Microplastics & Its Effects & How Tirtyl Is Playing A Role In Reducing Single-Use Plastics

Tirtyl, a popular Brisbane-based personal care & home products company, has set out to save the environment by limiting the usage of microplastics and single-use plastics. They have partnered with Plastics Bank to collect ocean-bound plastic bottles with every product they sell by contributing sales proceeds. By the end of 2022, the brand targets to collect the equivalent of over 5 million ocean-bound plastic bottles.

Microplastics, as their name suggests, are tiny plastic particles less than 5 millimetres in size. They range anywhere from about the diameter of a grain of rice to microscopic plastic beads. Yet, according to research, in the last few decades, not even in one hundred years, human usage has produced 8 billion tons of plastic, and only about ten per cent of that has been recycled.


Typically, microplastics are washed down the drain, slipping through water treatment plants to enter waterways, finally landing in the ocean beds. Marine biologists have experimented on Northern fulmars, a variety of seabirds that travels long distances in search of food and store oil from recent meals in their stomach to survive. They extracted this oil from their guts and found microplastics that were remnants of resins, flame retardants, and chemical stabilisers. Such materials are known to have alarming effects on the reproductive capacity of birds and marine life, posing a threat to the entire ecosystem and food chain.

Research findings from Yale University highlight two types of microplastics - primary and secondary. Primary microplastics are plastic microbeads often found as small spheres in personal care products like exfoliating face washes and sunscreens. On the other hand, secondary microplastics are relatively large plastic materials used in packaging or building materials that undergo wear and tear over time to become microplastics. For instance, plastic bags, food containers, packets, bottles, paints, adhesives, coatings, and even electronic products lead to microplastics. Surprisingly, even households contribute to the production of microplastics. For example, washing clothing made with synthetic fibres in washing machines aggravates the microplastics problem.

It is also essential to understand that when plastic particles disintegrate, they gain new physical and chemical properties. This increases the risk they pose with a toxic effect on the ecosystem. In addition, the larger the number of potentially affected species, the more likely the environment will be affected adversely.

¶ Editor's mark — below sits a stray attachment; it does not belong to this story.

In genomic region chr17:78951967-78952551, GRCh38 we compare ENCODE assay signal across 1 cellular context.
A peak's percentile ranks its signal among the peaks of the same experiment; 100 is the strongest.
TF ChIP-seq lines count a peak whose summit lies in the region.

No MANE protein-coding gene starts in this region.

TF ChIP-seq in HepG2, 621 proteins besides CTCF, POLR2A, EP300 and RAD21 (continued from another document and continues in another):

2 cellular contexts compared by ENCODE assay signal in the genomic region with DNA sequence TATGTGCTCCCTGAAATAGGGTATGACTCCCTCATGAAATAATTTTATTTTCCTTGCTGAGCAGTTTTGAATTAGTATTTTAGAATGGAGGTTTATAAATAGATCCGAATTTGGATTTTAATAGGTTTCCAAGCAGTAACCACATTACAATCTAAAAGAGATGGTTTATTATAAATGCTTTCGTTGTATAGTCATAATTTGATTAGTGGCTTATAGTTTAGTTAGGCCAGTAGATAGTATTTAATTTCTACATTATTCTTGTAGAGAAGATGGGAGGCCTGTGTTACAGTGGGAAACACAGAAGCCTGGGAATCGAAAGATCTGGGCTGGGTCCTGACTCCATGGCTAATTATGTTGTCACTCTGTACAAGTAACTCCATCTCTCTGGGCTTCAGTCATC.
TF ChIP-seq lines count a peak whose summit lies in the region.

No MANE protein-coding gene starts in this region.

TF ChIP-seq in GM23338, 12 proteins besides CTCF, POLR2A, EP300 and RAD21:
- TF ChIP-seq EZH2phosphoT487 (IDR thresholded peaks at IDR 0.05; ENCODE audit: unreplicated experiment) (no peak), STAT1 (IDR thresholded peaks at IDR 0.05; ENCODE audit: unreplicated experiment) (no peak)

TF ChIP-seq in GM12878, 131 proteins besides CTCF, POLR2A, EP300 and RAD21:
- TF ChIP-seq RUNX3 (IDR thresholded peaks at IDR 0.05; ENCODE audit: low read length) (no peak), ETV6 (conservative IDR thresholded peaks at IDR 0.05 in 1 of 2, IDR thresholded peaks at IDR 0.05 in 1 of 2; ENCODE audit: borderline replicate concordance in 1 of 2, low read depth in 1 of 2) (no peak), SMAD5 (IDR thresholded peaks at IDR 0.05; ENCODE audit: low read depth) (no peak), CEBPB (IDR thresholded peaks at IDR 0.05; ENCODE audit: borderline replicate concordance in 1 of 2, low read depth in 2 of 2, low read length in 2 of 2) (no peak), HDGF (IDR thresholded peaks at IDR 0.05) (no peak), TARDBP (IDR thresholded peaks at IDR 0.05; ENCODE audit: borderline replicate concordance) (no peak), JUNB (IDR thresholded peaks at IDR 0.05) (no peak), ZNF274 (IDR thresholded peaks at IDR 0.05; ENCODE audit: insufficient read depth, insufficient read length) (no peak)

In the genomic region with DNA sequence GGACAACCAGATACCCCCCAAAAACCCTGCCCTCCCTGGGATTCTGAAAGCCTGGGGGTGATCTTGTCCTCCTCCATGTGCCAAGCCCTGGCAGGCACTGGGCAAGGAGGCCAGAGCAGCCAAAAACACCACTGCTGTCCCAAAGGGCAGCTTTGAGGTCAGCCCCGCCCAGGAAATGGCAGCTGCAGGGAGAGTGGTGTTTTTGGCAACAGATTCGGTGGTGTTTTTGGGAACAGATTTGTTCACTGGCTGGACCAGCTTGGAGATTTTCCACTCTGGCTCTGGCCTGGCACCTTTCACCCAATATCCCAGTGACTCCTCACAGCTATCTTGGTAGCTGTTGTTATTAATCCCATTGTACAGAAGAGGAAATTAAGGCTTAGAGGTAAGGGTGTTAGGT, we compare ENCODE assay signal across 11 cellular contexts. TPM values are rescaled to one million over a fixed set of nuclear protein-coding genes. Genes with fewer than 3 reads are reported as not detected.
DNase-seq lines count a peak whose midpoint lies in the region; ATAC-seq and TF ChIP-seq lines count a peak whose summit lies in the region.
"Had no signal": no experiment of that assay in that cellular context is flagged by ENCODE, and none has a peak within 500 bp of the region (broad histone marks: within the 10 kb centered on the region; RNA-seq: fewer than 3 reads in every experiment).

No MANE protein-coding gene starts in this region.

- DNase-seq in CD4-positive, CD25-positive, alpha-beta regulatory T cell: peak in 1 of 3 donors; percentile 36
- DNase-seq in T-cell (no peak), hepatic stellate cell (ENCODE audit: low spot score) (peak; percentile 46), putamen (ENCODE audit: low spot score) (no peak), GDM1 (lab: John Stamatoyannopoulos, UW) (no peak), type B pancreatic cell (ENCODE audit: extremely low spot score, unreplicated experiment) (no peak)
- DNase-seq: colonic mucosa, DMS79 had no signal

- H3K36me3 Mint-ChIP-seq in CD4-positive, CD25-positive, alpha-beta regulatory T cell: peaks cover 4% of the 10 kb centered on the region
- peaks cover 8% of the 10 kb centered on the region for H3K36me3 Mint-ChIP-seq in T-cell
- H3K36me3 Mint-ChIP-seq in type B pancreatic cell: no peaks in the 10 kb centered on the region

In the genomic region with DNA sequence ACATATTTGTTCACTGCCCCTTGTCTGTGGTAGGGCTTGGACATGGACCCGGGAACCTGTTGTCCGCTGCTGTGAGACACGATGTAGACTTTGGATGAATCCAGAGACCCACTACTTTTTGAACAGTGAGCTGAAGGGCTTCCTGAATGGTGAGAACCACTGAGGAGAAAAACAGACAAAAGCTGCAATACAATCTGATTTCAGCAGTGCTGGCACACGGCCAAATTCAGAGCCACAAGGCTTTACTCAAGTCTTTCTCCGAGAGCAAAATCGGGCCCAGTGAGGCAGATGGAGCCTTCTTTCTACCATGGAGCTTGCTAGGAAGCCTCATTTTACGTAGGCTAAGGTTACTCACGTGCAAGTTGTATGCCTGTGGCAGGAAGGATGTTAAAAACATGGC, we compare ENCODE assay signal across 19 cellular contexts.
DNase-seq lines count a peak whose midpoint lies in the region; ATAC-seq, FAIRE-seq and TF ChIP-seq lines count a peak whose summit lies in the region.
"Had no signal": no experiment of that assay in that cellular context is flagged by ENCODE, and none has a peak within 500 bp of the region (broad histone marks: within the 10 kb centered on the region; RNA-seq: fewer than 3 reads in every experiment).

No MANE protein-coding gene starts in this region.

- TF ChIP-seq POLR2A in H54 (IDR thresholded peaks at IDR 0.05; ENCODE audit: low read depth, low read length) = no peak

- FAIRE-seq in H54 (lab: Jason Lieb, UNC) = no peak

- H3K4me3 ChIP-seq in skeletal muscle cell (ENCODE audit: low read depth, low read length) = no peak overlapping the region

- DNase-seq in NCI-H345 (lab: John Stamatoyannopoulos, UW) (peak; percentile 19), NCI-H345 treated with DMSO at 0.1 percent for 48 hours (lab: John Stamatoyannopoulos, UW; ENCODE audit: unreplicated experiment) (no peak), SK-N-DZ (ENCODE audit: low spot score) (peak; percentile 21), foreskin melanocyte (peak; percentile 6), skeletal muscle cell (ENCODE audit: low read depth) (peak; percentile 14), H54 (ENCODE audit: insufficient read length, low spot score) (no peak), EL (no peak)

Keeping in mind this bearish outlook, Tirtyl has innovated waste-free soaps, detergent sheets, cleaning products and a variety of sustainable products that will minimise the use and production of plastics in any form. Researchers in Germany have already warned that the impact of microplastics in soils, sediments and freshwater could have a disastrous long-term adverse effect on the ecosystems that exist there. Therefore, Tirtyl ensures the ocean-bound plastic collected is processed and up-cycled into new consumer goods in the private sector.

According to a recent study, almost 700,000 microscopic plastic fibres could be released into the environment during each washing machine cycle. In addition, tiny fibres of acrylic, spandex, nylon, and polyester are shed each time we wash our clothes polluting the environment. In 2021, FAO and UNEP launched the Global Assessment of Soil Pollution, which outlines the risks and impacts of soil pollution on human health, the environment, and not to forget food security.

All these problems can be avoided if nations adopt a sustainable way of life. This highlights the need to reinforce the use of eco-friendly, organic and local products that do not contribute to environmental pollution. As a company focused on bringing quality personal care and hygiene product to people’s homes, Tirtyl has constantly innovated in introducing product segments that are 100% plastic-free, vegan-friendly and cruelty-free.

The signature soap and handwash dispenser kits that suit any home style and d├ęcor ensure zero wastage every time. Products like the Tirtyl towels equivalent to 15 rolls of paper towels, further reducing the single-use footprint. These 100% plant-based towels, made from plant cellulose and cotton, do not contribute to microplastic production and help protect the environment.

Tirtyl has been actively involved in creating a sustainable way of doing business by envisaging the need to develop environment-friendly products. The Founders Lachlan and May believe that companies, policymakers and governments can do the right thing and be successful simultaneously. The company has collected 49 times the plastic produced across the entire supply chain, making it a 100% plastic-free business globally. In addition, Tirtyl are committed to continuing to donate proceeds from every sale to support social causes, with a heavy emphasis on ocean & marine-life conservation, and climate change.

Individuals interested in supporting the sustainable approach adopted by Tirtyl can visit www.tirtyl.com.au for more details.